Riders on the Delta Heritage Trail in eastern Arkansas.

New Rails-to-Trails Conservancy Data Shows Strong Demand for Places to Walk, Bike and Be Active Outside


Trail Use Continues to Rise as Majority of Americans Say Trails are Important to Community Well-Being.

WASHINGTON—New data released today by Rails-to-Trails Conservancy (RTC), the nation’s largest trails advocacy organization, shows trail use and demand for trails rebounding to near the record-setting levels of the pandemic. The data includes an analysis of trail counts for 2022, alongside new findings from a benchmark study commissioned by the organization about the perceptions of trails and active transportation nationwide.

Nationwide, RTC’s trail counters showed an average increase in trail use of 9.5% between 2022 and 2021, and a marginal 1.5% decline compared with 2020—the most significant year for trail use on record. Notably, trail use in 2022 is 45% higher than in 2019, demonstrating enduring demand for trails across the country.

Work to be done on the Delta Heritage Trail.
Work to be done on the Delta Heritage Trail.

“When trail use spiked during the COVID-19 pandemic, people were flocking to the outdoors to find safe spaces to connect with each other, to find respite, and to be active. It was hard to predict the long-term implications of surging trail use in 2020,” said Torsha Bhattacharya, Ph.D., research director at RTC. “Now, after several years of sustained demand for trails, it’s clear that this is a trend and that this infrastructure is essential to people across the U.S. These consistently high levels of trail use reinforce how critical this infrastructure is to our physical and mental health—as well as the well-being of our communities.”

In an online survey, RTC found that a majority of respondents (62%) report using trails once a week or less, but 24% say they’re using trails more than they did in the past year, which is particularly true for Black (35%) and Latino (27%) trail users. In addition, many Americans say they’re interested in using trails more than they do now—26% say a lot more and 36% say a little more. The majority also say that trails contribute to the well-being of the community—44% say a great deal and 43% say a moderate amount. Top reasons for using trails include exercise (66%), enjoying a bike ride or walk (59%), spending time in nature (52%), recreation (45%), and managing stress (45%).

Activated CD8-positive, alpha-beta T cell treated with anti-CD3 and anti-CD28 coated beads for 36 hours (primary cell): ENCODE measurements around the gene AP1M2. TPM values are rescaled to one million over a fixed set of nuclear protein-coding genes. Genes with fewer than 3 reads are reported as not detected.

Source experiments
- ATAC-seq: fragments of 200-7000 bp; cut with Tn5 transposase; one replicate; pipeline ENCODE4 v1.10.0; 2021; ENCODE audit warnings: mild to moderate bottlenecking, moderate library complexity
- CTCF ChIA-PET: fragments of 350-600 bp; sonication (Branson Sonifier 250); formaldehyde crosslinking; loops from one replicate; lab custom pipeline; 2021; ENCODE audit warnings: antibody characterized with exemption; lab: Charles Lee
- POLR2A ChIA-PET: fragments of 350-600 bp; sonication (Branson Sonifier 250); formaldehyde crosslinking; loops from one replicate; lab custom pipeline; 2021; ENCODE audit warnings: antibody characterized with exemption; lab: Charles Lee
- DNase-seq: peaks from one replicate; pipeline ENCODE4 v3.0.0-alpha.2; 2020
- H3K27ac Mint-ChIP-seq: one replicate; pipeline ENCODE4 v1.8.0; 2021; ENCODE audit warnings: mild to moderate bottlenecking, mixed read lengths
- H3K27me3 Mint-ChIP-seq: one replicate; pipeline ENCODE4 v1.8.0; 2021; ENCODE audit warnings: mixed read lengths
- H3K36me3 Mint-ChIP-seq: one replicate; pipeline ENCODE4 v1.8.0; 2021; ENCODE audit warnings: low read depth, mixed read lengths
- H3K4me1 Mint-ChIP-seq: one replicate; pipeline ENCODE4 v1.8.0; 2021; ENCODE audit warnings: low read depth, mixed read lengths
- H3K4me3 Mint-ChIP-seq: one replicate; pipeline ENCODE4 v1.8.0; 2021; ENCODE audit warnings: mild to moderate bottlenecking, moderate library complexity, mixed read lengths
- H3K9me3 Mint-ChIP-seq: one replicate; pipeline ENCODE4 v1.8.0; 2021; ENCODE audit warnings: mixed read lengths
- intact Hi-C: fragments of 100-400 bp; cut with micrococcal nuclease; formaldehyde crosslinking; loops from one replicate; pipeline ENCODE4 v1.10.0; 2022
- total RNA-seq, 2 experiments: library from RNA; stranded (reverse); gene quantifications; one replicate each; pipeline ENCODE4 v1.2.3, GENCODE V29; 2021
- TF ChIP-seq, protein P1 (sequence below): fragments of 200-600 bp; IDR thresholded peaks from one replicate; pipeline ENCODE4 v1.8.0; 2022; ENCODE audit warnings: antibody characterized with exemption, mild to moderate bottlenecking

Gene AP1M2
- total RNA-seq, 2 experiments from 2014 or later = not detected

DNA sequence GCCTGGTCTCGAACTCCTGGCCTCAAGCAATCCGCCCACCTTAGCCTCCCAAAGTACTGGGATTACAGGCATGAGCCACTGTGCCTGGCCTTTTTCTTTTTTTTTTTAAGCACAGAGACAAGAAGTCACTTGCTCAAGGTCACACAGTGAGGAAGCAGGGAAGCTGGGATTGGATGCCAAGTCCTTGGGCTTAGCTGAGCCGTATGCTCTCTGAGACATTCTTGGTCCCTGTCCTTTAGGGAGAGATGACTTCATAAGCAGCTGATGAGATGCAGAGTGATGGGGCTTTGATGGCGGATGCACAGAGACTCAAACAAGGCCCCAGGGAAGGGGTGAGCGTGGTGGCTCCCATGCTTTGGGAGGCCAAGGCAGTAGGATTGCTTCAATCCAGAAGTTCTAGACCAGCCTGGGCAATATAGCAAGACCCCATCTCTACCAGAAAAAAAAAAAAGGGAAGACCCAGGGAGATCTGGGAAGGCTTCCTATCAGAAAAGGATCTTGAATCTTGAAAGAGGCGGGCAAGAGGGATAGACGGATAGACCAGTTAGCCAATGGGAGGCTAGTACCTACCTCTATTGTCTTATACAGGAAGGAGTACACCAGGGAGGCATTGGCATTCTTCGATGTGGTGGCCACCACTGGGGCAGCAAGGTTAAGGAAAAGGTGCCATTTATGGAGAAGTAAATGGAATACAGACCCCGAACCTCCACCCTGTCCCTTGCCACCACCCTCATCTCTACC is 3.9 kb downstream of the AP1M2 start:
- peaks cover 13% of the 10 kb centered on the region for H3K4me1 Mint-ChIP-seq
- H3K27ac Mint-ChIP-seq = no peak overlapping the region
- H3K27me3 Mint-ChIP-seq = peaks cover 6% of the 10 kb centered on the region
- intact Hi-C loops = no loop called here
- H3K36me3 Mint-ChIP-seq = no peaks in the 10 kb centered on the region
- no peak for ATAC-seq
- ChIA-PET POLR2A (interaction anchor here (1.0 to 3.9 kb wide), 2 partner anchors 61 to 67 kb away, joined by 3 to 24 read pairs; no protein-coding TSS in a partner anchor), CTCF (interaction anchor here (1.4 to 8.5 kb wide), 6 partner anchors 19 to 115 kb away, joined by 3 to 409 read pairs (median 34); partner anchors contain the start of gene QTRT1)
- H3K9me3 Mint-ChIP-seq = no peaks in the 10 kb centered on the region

“The public support and demand for trails tell us that we need to prioritize investment in trails in our communities—creating more access to trails, improved maintenance for trails, and more programming to encourage inclusive trail experiences,” said Bhattacharya.

RTC continues to recommend those who visit the nation’s trails and outdoor spaces to share the trail and recreate responsibly, following guidelines to keep themselves and others safe while contributing to a welcoming and inclusive trail experience. Learn more at railstotrails.org/sharethetrail.

See also  Dreaming of Closing the Loop

RTC’s 2022 national trail count represents data collected from 26 Eco-Counters located on geographically diverse multiuse trails across the country. Trail organizations and municipalities interested in sharing their data with RTC’s national trail count program can contact Torsha Bhattacharya at torsha@railstotrails.org. More information about trail counts is available at railstotrails.org/trailcount.

The Community Bicyclist

RTC’s benchmark study was conducted online by the firm Stratalys Research between September 14-23, 2022, with a sample size of 1,200 adults over age 18, including an oversample of 200 Black and 200 Latino respondents.

Learn about the current status of the Delta Heritage Trail in eastern Arkansas, a Rails to Trails park managed by the Arkansas State Parks.

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